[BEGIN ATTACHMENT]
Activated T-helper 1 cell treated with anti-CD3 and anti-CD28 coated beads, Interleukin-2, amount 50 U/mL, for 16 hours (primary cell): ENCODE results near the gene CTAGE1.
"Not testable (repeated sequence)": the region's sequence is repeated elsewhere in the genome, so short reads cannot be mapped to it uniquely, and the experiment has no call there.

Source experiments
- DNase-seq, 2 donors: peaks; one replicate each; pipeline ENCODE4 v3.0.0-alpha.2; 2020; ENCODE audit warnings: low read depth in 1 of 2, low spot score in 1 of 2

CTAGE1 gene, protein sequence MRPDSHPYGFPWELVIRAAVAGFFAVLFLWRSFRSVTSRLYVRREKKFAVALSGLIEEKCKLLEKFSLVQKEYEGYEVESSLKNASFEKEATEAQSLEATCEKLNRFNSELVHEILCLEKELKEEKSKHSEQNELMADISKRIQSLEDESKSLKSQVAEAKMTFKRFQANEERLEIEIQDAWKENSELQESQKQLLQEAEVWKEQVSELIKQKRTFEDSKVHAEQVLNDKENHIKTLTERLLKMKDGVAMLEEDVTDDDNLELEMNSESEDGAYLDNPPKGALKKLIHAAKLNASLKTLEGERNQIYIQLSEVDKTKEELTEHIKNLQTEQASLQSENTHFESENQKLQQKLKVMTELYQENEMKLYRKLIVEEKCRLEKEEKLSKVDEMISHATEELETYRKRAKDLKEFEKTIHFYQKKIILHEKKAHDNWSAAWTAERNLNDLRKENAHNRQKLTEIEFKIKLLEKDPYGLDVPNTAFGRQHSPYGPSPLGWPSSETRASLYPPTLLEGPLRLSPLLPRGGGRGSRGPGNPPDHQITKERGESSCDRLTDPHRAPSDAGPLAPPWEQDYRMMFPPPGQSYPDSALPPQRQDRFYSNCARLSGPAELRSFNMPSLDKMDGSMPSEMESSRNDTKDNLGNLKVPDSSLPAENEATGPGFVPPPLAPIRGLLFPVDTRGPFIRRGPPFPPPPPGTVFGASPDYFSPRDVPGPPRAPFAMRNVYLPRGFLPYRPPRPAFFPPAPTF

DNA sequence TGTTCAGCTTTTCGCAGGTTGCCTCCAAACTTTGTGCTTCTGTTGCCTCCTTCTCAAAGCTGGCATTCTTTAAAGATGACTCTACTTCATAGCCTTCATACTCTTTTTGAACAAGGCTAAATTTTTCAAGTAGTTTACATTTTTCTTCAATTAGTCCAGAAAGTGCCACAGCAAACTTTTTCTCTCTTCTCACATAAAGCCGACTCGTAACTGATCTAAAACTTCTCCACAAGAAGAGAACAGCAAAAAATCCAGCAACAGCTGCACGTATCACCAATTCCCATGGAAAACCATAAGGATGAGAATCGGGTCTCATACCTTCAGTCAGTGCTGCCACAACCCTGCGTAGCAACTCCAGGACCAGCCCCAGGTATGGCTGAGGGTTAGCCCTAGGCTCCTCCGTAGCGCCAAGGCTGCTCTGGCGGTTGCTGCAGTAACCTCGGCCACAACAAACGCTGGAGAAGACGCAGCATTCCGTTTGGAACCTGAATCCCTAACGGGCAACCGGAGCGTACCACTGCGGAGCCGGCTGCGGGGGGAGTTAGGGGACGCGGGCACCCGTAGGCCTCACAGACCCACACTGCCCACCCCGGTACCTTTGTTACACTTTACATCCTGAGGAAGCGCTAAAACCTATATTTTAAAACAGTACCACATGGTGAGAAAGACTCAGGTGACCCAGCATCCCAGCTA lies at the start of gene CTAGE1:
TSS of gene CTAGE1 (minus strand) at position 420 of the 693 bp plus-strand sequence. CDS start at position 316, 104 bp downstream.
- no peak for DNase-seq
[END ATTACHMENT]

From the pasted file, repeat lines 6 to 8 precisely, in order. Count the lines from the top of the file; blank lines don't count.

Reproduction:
DNA sequence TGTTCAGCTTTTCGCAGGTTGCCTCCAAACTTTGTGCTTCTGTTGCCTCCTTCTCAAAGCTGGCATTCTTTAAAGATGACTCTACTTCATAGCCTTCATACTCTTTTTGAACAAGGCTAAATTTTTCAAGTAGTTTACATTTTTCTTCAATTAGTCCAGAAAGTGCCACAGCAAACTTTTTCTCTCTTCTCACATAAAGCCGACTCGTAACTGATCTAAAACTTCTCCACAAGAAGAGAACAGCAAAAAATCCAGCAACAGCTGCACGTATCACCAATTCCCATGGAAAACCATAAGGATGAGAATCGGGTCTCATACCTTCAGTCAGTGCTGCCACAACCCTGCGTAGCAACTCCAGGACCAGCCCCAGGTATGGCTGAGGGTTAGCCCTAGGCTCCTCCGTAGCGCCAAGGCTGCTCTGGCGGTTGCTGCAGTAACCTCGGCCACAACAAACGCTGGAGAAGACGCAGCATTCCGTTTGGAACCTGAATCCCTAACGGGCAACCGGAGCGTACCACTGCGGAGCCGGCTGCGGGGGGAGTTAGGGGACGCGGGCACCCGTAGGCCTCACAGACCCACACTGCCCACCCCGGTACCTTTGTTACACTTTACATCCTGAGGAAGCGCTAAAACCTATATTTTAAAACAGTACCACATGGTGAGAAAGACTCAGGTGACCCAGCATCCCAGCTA lies at the start of gene CTAGE1:
TSS of gene CTAGE1 (minus strand) at position 420 of the 693 bp plus-strand sequence. CDS start at position 316, 104 bp downstream.
- no peak for DNase-seq